This analysis approach allowed us to estimate the effect of r-tPA in the type of mild stroke patient likely to be included in our planned trial because the majority (82%) of the overall IST-3 cohort with NIHSS 0 to 5 had other relative contraindications to r-tPA. Chiefly, 80% were treated beyond 3 hours of stroke onset, and the potential benefit of reperfusion therapies is known to be highly time-dependent.7 In addition, 14% had the contraindication to IV r-tPA of elevated baseline blood pressure.6
Previous randomized trials of IV r-tPA had excluded patients with milder strokes based on varied exclusion criteria (Table 2).3 Pooled analysis of the few subjects with NIHSS 0 to 4 enrolled in these major completed trials has demonstrated encouraging results of potential IV r-tPA efficacy in mild stroke despite a 0.9% risk of fatal intracranial hemorrhage.8 However, recent exploratory data from IST-3 have suggested an adverse effect of r-tPA within 6 hours of stroke onset on long-term survival among strokes with better predicted prognosis (>50% with functional recovery).9
Limitations of this analysis include its post hoc design and small sample size. Randomized, prospective data are needed to confirm this finding. This is particularly relevant to estimating the risk of fatal or disabling intracranial hemorrhage.
Our analysis of this highly selected sample of IST-3 supports the rationale of A Study of the Efficacy and Safety of Activase (Alteplase) in Patients With Mild Stroke (PRISMS) trial,5 an ongoing, randomized, placebo-controlled, phase IIIb, 948-subject, 75-center, study evaluating the efficacy and particularly the safety of IV r-tPA in mild ischemic strokes. Mild stroke is defined as NIHSS ≤5 and not clearly disabling (ie, deficit would prevent return to work or conduct of basic activities of daily living).
Sources of Funding
Third International Stroke Trial was supported Medical Research Council, Stroke Association, The Health Foundation, The Research Council of Norway, Arbetsmarknadens försäkringsbolag Insurances (Sweden), the Swedish Heart Lung Fund, Chest Heart Stroke Scotland, UK Medical Research Council, UK Age UK, UK Row Fogo Charitable Trust, The Scottish Funding Council, The Foundation of Marianne and Marcus Wallenberg, Karolinska Institute, the Government of Poland, the Australian Heart Foundation, Australian National Health and Medical Research Council (NHMRC), the Swiss National Research Foundation, the Swiss Heart Foundation, the Foundation for health and cardio-/neurovascular research, Basel, Switzerland and the Assessorato alla Sanita, Regione dell’Umbria. The University of Edinburgh is a charitable body, registered in Scotland, with registration number SC005336. PRISMS Trial was supported by Genentech, Inc.
Financial support to Dr Khatri department for her research roles from Genentech (PRISMS Trial PI), Penumbra (THERAPY Trial Neuro PI), and Biogen (DSMB member). Dr Tayama is an employee of Genentech and a shareholder of Roche. Genentech is the manufacturer and distributor of Activase, a biopharmaceutical used in the treatment of patients with acute ischemic stroke. Dr Wardlaw is a IST-3 Steering Committee member; coordinates Cochrane Database of Systematic Reviews review of thrombolysis in acute ischemic stroke; her institution received academic funding from Govt sources to undertake IST-3. Dr Yeatts is a statistician for National Institute of Neurological Disorders and Stroke-funded Interventional Management of Stroke (IMS) III trial; receives consultant fees from Genentech for PRISMS Steering Committee. Dr Broderick received research monies to his department from Genentech for PRISMS Steering Committee; travel to Australian conference paid by Boerhinger Ingelheim; study medication from Genentech and catheters from Concentric, EKOS, and Cordis for IMS III. Dr Sandercock is a co-chief investigator of the IST-3; his institution received academic funding from Government sources to undertake IST-3; drug/placebo donated by Boehringer Ingelheim. Dr Lindley is a co-chief investigator of the IST-3; his institution received academic funding from government and charitable sources to undertake IST-3; drug/placebo donated by Boehringer Ingelheim; honoraria from Boehringer Ingelheim for Scientific Committee member, Covidien for 2 lectures, and Pfizer for a project.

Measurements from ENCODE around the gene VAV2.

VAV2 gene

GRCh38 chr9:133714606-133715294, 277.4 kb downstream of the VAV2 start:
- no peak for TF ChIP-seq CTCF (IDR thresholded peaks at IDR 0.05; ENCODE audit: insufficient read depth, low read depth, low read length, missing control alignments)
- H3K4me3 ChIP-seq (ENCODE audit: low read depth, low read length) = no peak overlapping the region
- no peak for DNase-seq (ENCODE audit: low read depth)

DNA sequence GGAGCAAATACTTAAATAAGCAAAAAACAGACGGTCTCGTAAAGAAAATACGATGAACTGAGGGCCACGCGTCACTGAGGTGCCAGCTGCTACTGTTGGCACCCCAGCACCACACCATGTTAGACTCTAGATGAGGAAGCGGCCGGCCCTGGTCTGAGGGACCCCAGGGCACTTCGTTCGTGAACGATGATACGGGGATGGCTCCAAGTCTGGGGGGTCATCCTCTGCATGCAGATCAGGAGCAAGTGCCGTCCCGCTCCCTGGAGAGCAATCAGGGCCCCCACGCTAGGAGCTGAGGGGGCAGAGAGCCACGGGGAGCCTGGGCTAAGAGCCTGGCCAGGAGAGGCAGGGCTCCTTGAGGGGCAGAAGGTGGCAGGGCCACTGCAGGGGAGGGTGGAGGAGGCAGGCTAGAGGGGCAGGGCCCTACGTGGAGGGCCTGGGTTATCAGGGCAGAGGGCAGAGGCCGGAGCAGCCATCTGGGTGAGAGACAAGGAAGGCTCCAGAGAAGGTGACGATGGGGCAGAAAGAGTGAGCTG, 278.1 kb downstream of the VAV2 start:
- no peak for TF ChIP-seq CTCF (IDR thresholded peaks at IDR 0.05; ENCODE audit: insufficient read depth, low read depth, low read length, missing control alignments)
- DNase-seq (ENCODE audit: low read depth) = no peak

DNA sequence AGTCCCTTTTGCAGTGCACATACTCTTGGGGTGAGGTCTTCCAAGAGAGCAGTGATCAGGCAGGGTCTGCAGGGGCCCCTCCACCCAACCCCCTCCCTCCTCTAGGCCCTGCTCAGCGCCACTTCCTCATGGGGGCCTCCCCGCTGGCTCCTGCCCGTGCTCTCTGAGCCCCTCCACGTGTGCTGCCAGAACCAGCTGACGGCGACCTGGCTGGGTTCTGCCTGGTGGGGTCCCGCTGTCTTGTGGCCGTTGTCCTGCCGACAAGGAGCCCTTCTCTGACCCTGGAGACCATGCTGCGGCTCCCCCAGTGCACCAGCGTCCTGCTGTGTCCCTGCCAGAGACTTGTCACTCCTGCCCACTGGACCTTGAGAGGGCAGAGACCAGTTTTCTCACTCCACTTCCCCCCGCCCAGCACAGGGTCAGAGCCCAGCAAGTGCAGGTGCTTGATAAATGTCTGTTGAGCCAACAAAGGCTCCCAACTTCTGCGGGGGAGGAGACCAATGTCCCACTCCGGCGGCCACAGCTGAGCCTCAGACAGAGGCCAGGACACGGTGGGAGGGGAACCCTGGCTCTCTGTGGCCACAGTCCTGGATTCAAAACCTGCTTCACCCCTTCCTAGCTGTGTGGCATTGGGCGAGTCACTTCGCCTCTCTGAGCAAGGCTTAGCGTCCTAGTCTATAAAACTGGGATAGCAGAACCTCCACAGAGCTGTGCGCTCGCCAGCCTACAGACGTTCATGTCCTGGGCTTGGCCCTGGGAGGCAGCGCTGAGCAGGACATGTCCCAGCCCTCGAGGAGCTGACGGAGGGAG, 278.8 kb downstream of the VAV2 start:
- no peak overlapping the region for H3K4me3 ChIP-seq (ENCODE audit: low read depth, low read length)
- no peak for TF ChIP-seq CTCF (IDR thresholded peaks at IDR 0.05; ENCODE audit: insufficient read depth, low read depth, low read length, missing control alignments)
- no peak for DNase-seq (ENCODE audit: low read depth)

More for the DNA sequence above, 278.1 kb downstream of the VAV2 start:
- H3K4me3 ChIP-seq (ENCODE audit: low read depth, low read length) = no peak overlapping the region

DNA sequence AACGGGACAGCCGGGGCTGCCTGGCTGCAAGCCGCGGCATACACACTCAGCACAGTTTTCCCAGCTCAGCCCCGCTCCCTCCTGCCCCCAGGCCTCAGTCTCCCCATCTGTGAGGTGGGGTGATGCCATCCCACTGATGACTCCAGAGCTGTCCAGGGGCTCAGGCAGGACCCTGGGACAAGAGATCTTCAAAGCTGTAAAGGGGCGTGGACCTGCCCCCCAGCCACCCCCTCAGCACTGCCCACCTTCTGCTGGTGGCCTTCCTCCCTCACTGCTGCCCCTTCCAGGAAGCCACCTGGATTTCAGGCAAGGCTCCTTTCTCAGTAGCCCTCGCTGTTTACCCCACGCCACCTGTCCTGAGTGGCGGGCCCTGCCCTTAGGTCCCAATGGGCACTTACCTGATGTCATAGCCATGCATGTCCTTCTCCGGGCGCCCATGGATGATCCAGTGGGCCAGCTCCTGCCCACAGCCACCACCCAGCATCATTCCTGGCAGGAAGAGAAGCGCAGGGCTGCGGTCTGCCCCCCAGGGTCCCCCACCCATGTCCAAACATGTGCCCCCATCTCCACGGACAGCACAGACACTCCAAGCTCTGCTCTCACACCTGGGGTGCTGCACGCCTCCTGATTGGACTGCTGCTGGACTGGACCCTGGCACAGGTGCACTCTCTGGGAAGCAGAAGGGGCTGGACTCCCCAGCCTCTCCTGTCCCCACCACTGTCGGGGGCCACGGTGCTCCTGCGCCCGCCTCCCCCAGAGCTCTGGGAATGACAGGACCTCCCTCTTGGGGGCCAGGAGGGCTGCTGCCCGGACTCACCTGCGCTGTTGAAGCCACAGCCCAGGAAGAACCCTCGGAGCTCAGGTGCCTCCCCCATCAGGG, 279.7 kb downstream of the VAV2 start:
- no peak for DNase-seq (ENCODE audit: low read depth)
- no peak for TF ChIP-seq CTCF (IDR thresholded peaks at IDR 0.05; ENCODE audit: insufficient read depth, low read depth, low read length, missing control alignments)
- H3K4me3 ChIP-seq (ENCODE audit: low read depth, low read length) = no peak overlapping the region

Presented in part at the International Stroke Conference of the American Heart Association, San Diego, CA, February 12–14, 2014, and the 66th American Academy of Neurology Annual Meeting, Philadelphia, PA, April 26–May 3, 2014.
- Received May 1, 2015.
- Revision received May 1, 2015.
- Accepted May 8, 2015.
- © 2015 American Heart Association, Inc.
- Reeves M,
- Khoury J,
- Alwell K,
- Moomaw C,
- Flaherty M,
- Woo D,
- et al
- Khatri P,
- Conaway MR,
- Johnston KC
- Khatri P,
- Kleindorfer DO,
- Yeatts SD,
- Saver JL,
- Levine SR,
- Lyden PD,
- et al
- 5.↵ClinialTrials.gov. A Study of the Efficacy and Safety of Activase (Alteplase) in Patients With Mild Stroke (PRISMS). Identifier: NCT02072226. http://clinicaltrials.gov/ct2/show/NCT02072226?term=stroke+tPA+PRISMS&rank=1. Published February 24, 2014. Accessed October 6, 2014.
- Jauch EC,
- Saver JL,
- Adams HP Jr,
- Bruno A,
- Connors JJ,
- Demaerschalk BM,
- et al
- Lees KR,
- Bluhmki E,
- von Kummer R,
- Brott TG,
- Toni D,
- Grotta JC,
- et al
- Emberson J,
- Lees KR,
- Lyden P,
- Blackwell L,
- Albers G,
- Bluhmki E,
- et al
- Whiteley WN,
- Thompson D,
- Murray G,
- Cohen G,
- Lindley RI,
- Wardlaw J,
- et al